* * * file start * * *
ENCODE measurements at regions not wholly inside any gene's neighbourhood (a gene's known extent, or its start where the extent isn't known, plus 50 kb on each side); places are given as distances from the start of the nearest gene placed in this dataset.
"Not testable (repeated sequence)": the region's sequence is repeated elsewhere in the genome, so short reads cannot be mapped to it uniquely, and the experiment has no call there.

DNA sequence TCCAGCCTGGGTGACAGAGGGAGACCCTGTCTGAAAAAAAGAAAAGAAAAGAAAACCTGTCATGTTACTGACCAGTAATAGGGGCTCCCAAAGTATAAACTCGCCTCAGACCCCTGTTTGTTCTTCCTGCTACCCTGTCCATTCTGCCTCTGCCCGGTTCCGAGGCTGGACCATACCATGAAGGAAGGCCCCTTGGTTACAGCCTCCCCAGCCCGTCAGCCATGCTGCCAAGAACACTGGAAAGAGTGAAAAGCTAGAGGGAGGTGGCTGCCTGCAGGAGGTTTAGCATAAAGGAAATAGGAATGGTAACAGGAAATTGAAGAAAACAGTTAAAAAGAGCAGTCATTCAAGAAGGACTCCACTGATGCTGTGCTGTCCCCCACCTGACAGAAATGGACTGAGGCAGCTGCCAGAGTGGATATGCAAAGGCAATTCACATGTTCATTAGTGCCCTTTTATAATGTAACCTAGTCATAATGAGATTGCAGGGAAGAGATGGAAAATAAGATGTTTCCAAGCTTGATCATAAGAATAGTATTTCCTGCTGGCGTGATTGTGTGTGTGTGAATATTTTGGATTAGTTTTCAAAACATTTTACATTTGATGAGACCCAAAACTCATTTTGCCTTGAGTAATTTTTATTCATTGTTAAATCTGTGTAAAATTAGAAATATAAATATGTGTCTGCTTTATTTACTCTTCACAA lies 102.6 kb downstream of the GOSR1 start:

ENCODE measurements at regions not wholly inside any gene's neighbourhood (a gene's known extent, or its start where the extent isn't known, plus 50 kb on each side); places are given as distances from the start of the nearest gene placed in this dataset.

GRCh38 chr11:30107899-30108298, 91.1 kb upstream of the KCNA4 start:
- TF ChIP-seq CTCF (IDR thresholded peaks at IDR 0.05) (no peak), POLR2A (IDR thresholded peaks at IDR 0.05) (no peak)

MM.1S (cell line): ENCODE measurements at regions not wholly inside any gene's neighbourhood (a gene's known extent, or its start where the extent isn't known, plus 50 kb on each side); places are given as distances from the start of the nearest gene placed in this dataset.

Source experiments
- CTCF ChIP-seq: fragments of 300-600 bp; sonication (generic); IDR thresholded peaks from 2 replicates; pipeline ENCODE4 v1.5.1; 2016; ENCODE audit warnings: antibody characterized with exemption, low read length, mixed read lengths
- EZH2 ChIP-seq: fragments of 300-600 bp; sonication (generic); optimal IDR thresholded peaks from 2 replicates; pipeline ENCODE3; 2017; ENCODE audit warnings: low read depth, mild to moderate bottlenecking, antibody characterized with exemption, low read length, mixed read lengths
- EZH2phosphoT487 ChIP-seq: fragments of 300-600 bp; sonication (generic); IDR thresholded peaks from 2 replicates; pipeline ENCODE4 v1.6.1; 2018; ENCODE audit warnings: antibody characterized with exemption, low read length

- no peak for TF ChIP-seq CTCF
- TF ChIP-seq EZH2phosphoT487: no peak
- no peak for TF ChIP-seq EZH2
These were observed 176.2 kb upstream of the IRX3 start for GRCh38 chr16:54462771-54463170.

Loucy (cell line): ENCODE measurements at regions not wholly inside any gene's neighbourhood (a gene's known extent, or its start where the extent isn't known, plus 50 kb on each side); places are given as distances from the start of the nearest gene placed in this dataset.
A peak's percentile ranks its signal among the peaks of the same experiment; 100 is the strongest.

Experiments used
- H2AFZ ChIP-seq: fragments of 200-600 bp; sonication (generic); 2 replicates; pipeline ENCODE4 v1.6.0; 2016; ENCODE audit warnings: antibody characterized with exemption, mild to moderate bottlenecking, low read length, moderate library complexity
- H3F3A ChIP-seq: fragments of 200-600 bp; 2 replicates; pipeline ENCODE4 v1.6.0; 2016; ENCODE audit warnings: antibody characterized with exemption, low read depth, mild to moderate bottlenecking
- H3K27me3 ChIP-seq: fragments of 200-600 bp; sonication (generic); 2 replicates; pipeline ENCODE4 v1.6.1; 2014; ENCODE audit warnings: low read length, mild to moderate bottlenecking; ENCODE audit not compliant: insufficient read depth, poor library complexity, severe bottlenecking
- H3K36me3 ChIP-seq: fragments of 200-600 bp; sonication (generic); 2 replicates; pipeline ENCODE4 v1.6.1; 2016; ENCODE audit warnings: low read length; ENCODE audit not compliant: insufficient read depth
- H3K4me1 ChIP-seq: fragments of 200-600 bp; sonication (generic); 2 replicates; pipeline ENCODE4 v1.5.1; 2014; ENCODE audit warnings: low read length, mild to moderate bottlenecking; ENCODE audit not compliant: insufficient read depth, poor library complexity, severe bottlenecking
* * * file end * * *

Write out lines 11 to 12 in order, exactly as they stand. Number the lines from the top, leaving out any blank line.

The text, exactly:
- EZH2phosphoT487 ChIP-seq: fragments of 300-600 bp; sonication (generic); IDR thresholded peaks from 2 replicates; pipeline ENCODE4 v1.6.1; 2018; ENCODE audit warnings: antibody characterized with exemption, low read length

- no peak for TF ChIP-seq CTCF